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Prosecutors ask jurors to sentence convicted Smith County constable to 2 years in state jail

Jurors found him guilty after more than four hours of deliberations.

TYLER, Texas — Prosecutors on Friday asked for the maximum punishment for suspended Smith County Constable Curtis Traylor-Harris convicted of stealing several items during an eviction. 

Traylor-Harris was found guilty Thursday of property theft by a public servant. Jurors convicted him of the charge after more than four hours of deliberations. 

The punishment phase of the trial began Friday morning with three witnesses from the state, while defense said their main witnesses wouldn't be ready until Monday. 

The prosecution rested its case Friday, and the defense will present evidence Monday starting at 9 a.m. 

He was arrested in November 2021 on official oppression and property theft by a public servant charges for theft accusations while issuing an eviction notice along with Pct. 1 Sgt. Derrick Holman and former Pct. 1 Chief Deputy LaQuenda Banks.

The oppression charge has not been tried at this time.

According to arrest documents, Banks' body camera footage, which was turned on accidentally, shows Traylor-Harris, Holman and Banks stealing objects from a Tyler residence in late January last year during the eviction.

The stolen items included watches, ammunition, cash, Oakley sunglasses, Ray-Ban sunglasses, makeup and a safe containing antique coins, quarter collection, military medals, a diploma, a birth certificate and a social security card, the affidavit read.

The state asked for the lengthiest sentence of two years in a state jail facility. The range of punishment for a state jail felony, like theft by a public servant, is 180 days to two years in jail and fines up to $10,000.

Starting with the prosecution's witnesses, Traylor-Harris' pretrial supervisor testified that Traylor-Harris violated his bond conditions.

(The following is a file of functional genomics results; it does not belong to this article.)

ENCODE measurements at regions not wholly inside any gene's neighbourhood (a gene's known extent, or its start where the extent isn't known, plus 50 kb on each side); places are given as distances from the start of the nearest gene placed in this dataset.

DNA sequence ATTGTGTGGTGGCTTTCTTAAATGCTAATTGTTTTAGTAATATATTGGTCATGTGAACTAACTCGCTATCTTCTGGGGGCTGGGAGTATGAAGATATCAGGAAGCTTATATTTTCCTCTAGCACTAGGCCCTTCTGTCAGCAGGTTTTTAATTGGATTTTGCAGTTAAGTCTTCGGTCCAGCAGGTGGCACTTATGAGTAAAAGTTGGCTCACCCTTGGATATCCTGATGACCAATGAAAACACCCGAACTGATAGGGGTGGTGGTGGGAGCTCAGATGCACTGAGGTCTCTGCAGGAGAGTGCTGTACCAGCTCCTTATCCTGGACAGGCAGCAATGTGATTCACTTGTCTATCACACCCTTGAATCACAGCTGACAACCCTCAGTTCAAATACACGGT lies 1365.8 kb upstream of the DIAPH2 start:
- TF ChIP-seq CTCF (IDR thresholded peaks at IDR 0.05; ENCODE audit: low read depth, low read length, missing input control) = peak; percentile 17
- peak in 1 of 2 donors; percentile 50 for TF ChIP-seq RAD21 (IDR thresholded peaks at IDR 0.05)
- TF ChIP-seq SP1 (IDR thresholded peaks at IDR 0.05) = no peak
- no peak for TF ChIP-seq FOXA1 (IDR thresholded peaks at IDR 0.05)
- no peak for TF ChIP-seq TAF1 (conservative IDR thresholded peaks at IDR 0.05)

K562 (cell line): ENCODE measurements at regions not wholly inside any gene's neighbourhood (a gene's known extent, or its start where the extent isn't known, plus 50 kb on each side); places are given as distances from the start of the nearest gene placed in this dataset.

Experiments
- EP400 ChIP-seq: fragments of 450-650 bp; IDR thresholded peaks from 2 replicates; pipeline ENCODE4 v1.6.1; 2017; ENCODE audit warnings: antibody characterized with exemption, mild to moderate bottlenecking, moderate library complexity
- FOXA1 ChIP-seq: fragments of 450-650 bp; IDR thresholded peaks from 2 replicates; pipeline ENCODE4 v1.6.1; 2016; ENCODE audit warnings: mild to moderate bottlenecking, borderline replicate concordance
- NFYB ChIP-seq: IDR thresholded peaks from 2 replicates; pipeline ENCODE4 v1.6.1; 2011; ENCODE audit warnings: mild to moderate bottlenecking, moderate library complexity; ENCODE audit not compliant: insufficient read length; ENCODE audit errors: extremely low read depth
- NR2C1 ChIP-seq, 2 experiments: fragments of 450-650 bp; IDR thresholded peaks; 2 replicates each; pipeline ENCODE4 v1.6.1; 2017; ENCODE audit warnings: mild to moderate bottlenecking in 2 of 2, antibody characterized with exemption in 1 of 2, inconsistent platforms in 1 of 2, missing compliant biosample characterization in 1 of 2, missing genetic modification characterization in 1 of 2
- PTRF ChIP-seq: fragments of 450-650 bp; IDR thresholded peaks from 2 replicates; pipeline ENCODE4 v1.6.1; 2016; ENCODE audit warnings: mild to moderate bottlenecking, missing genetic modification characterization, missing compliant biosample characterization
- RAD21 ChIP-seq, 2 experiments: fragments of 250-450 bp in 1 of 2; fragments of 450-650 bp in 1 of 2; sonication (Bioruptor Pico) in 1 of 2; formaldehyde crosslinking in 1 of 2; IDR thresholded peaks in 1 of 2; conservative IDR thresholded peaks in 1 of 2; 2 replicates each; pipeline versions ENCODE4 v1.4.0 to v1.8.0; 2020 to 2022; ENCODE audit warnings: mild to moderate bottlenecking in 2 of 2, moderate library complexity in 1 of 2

Video surfaced on YouTube about how he was out of the county with a firearm, which were both against his bond conditions. Photos were also shared on Facebook later.

Kevin Petty, a deputy with the Smith County Pct. 5 Constable's Office, testified about a traffic stop he made in which Traylor-Harris was the driver on May 20, 2021. 

Petty said he didn't know he was pulling over the constable. The body camera footage showed the deputy heading on US Highway 69 northbound and the vehicle was heading southbound. 

Petty turned around and headed southbound toward the car. He pulled over a white BMW. The driver, later identified as Traylor-Harris, was driving 83 mph in a 65 mph zone. 

Petty asked Traylor-Harris if he was on duty since he was in uniform but he didn't answer the question directly. Traylor-Harris in the video said, "Are you giving me a ticket or what?" and Petty walked back to his vehicle to give him a ticket.

Petty returned to the vehicle to ask Traylor-Harris if he has insurance or not. Petty confirmed the insurance had expired and Petty gave Traylor-Harris a ticket for speeding and lack of insurance. 

Harris sent an email to Petty’s supervisor saying, “I thought officers don’t write other officers tickets."

Aaron Robledo, a K-9 officer for Southwestern Christian College in Terrell, testified about a time Traylor-Harris was pulled over with a student in his vehicle. 

Robledo was doing routine patrol on the night of March 12 this year at around 1 a.m. He noticed an unknown white Sedan on campus and asked security if they recognized the vehicle in front of the female dorms, which they did not. 

He said he saw a dark figure, which appeared to be a juvenile, run to the vehicle that drove off.

The license plate said "constable" with a tag number under it. He stopped the vehicle and approached it. The rear passenger, who was picked up from the campus, exited the vehicle. He tells the passenger to step in front of the officer vehicle and that person was a student. The driver was Traylor-Harris and he gave the officer both his officer ID and driver license. 

The chief of security came to the traffic stop and told the student he needs to stay on campus and go back to his dorm. Traylor-Harris insisted there was no reason for the stop. Robledo said he was trespassing and is not allowed back on campus.

Traylor-Harris told the officer to, “shut the f*** up, I don’t have to listen to you. Monday you will not have your job."

Traylor-Harris said he picked up the student because he was a family friend and the student’s grandmother just passed away. But Robledo said he already knew the student’s grandma had been passed away for a while and that Traylor-Harris was lying.

Just before 11 a.m., court was dismissed and proceedings will resume on Monday at 9 a.m.

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